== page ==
In our interview, Judy Kane, the founder of Aligned Consciousness, shares how subconscious beliefs impact our animals.

(This is a shortened, revised version of Judy’s wisdom. Watch the interview below.)

Subconscious beliefs impact animals with Judy Kane

Why subconscious beliefs matter

Amazingly, subconscious beliefs make up about 95% of the way we behave. They’re the lens through which we see the world. As children, we absorb subconscious beliefs in our environment to help us cope. Plus, we want to have our group’s beliefs, so we fit in.

Some beliefs are helpful. They’re safety related like, “Don’t jump in front of a car! Don’t put your hand in the fire!” But we also get subconscious beliefs specific to the family or institutions which may not be helpful.

For instance –

  • It’s not safe to be seen or to speak up.
  • You don’t deserve nice things.
  • We must work hard to make money.
  • It’s not okay to have more than you need.

These beliefs may not serve you when you grow up. If they’re contrary to your conscious goals, they slow you down. It’s stressful because only 5% of your brain focuses on your conscious goal.  The other 95%, your subconscious beliefs, may run counter to your conscious goal .

Emotions that negatively affect our animals

[Maribeth]  Beliefs usually consist of thoughts and emotions. And thoughts and emotions are energetic – think of the nervous system firing an electrical impulse. Those electric vibrations are picked up by our animals.

And many of these vibrations are subconscious beliefs we don’t even realize we’re carrying. You might want to notice if subconscious beliefs are running the show in any of these situations.


[Maribeth] For instance, maybe a dog pulls on their leash and barks ferociously at someone. Their person now fears/worries it will happen on their next walk. As they get ready for their walk, the dog picks on the worry. So now you’ve got a whole negative vibration going between them.

“Well this happened once and now I’m going to worry about it.” So you get stressed out, then the dog or cat or whatever picks up on the stress, and that can be a cycle for sure.


Animals worry because you get sad about something that’s going on and they don’t know what it is. They just know that you’re very, very sad and they’re empathetic, right? They don’t want you to be sad and so that worries them.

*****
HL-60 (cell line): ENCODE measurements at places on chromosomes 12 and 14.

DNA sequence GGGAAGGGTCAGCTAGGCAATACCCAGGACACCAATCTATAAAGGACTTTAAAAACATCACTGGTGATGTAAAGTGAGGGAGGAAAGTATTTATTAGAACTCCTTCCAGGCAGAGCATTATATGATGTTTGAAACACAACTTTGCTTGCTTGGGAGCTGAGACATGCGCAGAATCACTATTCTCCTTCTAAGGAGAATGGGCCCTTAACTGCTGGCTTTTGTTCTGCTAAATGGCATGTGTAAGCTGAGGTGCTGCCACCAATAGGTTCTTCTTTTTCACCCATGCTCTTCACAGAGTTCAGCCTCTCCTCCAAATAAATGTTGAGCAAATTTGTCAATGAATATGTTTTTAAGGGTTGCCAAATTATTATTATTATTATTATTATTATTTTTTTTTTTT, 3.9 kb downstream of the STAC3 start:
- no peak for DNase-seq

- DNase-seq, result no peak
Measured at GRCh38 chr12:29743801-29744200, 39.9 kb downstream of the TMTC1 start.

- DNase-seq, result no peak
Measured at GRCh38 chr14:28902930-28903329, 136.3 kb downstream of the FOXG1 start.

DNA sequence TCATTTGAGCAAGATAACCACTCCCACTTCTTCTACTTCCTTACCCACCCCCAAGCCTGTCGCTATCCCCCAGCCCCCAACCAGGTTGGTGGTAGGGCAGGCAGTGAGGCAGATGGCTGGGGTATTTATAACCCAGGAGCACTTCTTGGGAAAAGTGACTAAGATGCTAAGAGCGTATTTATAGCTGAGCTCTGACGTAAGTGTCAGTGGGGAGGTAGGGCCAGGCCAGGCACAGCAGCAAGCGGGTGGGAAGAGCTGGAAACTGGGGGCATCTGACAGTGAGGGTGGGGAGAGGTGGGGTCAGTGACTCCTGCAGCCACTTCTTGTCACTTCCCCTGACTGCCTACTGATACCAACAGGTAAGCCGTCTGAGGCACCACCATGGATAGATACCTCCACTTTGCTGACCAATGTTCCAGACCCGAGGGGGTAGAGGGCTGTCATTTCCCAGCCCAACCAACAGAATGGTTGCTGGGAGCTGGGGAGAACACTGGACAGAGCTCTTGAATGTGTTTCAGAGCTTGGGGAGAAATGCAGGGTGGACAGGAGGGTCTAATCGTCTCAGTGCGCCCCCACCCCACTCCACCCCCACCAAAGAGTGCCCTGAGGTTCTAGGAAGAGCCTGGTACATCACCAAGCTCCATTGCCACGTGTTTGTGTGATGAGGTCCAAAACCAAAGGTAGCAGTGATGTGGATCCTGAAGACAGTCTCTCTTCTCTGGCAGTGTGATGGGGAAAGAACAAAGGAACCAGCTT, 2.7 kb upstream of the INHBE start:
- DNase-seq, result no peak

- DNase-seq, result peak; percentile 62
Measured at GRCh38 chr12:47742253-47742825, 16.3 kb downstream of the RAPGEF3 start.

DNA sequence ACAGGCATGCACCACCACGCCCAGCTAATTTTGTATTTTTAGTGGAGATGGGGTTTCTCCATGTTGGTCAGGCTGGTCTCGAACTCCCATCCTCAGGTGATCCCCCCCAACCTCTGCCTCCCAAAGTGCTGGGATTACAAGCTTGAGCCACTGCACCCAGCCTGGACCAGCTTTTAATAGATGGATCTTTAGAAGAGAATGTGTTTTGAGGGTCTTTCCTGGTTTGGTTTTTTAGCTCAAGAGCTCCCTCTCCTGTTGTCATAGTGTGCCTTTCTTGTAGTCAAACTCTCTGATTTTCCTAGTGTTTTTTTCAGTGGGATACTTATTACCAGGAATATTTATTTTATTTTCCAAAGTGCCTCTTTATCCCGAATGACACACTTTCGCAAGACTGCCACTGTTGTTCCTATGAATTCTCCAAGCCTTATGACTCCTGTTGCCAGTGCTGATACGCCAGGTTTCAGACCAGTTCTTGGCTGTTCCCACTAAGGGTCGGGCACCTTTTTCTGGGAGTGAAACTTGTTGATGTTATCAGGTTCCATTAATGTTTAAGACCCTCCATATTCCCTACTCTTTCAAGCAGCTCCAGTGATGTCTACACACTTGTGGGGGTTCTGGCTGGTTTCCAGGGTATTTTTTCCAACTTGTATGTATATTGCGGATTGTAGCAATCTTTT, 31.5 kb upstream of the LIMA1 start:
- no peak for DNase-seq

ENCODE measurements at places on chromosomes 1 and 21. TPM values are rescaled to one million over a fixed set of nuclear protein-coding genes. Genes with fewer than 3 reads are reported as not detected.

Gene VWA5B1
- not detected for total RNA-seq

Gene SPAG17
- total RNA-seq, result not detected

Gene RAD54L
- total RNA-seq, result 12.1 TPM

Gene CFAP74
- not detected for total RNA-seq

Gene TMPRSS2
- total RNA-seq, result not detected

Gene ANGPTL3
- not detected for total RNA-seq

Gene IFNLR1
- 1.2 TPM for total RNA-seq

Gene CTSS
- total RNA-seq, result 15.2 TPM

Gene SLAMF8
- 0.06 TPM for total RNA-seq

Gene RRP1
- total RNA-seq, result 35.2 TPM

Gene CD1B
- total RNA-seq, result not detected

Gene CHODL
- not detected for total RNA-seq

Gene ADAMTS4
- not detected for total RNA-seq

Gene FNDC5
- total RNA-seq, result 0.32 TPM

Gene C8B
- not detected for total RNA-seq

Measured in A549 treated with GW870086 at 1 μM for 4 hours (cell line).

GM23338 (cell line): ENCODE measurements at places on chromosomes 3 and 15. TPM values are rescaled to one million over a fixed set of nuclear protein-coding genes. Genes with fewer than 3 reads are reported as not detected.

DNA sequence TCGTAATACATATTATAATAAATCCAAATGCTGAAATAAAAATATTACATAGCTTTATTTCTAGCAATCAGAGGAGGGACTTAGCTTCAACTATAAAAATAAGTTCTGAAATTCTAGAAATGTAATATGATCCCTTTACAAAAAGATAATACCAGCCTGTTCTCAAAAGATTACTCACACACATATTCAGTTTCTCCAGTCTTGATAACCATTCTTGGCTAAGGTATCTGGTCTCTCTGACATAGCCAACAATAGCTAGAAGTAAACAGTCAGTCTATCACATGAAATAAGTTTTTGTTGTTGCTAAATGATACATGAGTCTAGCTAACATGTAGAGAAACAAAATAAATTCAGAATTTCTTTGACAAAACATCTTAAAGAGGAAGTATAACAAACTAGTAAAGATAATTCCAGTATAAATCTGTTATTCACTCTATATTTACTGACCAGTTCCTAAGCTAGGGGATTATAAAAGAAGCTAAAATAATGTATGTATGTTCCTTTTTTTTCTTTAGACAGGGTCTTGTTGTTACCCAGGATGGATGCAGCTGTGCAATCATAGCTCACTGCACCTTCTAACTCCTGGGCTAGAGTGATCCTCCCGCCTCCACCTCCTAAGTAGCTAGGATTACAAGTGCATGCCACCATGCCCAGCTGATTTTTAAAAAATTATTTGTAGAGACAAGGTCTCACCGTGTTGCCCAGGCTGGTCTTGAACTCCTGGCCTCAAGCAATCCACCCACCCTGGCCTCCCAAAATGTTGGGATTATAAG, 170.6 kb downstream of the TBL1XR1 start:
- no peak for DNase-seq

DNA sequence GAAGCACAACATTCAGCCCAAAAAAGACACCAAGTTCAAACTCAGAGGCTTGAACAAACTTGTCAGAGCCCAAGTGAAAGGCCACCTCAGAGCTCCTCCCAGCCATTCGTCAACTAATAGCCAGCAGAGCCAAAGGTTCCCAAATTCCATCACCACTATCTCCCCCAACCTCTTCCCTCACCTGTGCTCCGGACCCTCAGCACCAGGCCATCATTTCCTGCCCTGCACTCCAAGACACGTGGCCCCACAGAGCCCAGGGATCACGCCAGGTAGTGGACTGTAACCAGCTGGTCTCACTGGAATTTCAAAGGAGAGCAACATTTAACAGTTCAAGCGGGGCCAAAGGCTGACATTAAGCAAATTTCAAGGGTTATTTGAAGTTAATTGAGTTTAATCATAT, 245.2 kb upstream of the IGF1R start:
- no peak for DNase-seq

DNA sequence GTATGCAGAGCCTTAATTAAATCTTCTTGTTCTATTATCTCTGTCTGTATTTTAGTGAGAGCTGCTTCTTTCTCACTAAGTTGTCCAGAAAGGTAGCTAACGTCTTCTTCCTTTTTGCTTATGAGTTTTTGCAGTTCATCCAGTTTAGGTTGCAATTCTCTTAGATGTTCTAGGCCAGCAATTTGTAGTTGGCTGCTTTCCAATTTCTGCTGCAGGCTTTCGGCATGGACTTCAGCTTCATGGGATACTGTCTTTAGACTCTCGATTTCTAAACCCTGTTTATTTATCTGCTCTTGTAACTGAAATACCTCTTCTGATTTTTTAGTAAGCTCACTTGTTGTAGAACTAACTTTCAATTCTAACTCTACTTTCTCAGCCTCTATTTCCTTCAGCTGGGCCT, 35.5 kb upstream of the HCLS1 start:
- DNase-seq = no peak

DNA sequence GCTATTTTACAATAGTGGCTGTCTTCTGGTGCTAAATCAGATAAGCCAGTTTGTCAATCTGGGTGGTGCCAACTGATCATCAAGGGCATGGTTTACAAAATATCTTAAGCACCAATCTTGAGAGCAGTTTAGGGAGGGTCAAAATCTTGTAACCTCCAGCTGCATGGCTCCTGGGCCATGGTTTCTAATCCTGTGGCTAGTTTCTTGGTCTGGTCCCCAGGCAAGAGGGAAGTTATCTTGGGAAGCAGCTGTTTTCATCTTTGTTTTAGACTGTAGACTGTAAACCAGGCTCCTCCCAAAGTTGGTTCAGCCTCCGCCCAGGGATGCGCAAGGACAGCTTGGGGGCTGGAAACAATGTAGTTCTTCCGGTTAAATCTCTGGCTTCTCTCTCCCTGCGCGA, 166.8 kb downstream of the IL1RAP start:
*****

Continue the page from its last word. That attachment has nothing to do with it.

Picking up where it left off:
Grief is natural. You don’t want to not be sorry about a significant loss. But it may disable your ability to get through the day for an extensive period. And that’s going to cause your pets to have an emotional response to grief.

[Maribeth] One of my teachers shared that after she had lost a beloved dog, she got a new puppy. Surprisingly, she noticed the puppy moping and being so sad. Being an animal communicator, she was able to say, “I’m going to be sad for a while, but you didn’t know that dog. So the best thing you can do for me right now is be your happy puppy self!” But sometimes it’s not that easy for us to shift.


Or you’re the hypervigilant pet guardian worried about every symptom of an animal. You want the best for your animals, but you can cross over that line where it’s a little compulsive. And that’s going to stress the animals. Because you, the guardian, are stressed out.

Behind that hypervigilance is a subconscious belief that if you do the right thing, it’s going to get better. And that’s a hard one to let go when you love your animals. There’s really this subconscious engine running in some people that believes, “It’s my job to fix my animal.” And that belief creates a lot more stress in your life -and theirs – than necessary.

How do we know subconscious beliefs are running?

Look for patterns!

One instance doesn’t usually mean there’s a subconscious belief contributing to the distress. But if you have a pattern of unsupported relationships; or if you find yourself repeatedly doing the same thing without knowing why and not even wanting to, that’s a good clue.

Notice situations that stress you out

What situations stress you out when you think about them? For instance, many people have a strong emotional response when they think about writing a check, hosting a dinner party, or encountering a certain animal.

These subconscious beliefs aren’t subject to fact, logic, data; that’s irrelevant. For instance, people with a flying phobia probably know it’s safer to get on the plane than drive to the airport. But that’s not going to change their panic reaction when they think about flying.

If any of these clues ring true, you might want to see if your subconscious beliefs are running the show. Check out

Read, Got Anxious Animals?

Subconscious Beliefs Impact Our AnimalsJudy Kane, founder of Aligned Consciousness, helps people identify and transform the subconscious beliefs that keep them repeating ineffective, stressful patterns. Her clients experience changes which allow them to achieve their goals —with ease and comfort. She is the author of Your4Truths: How Beliefs Impact Your Life.

Judy also hosts workshops and presents in group sessions, conferences, and podcasts. Originally from Richmond, Virginia, she lives near Tampa Bay, Florida, usually with a rescued cat or dog (or two) as part of her household.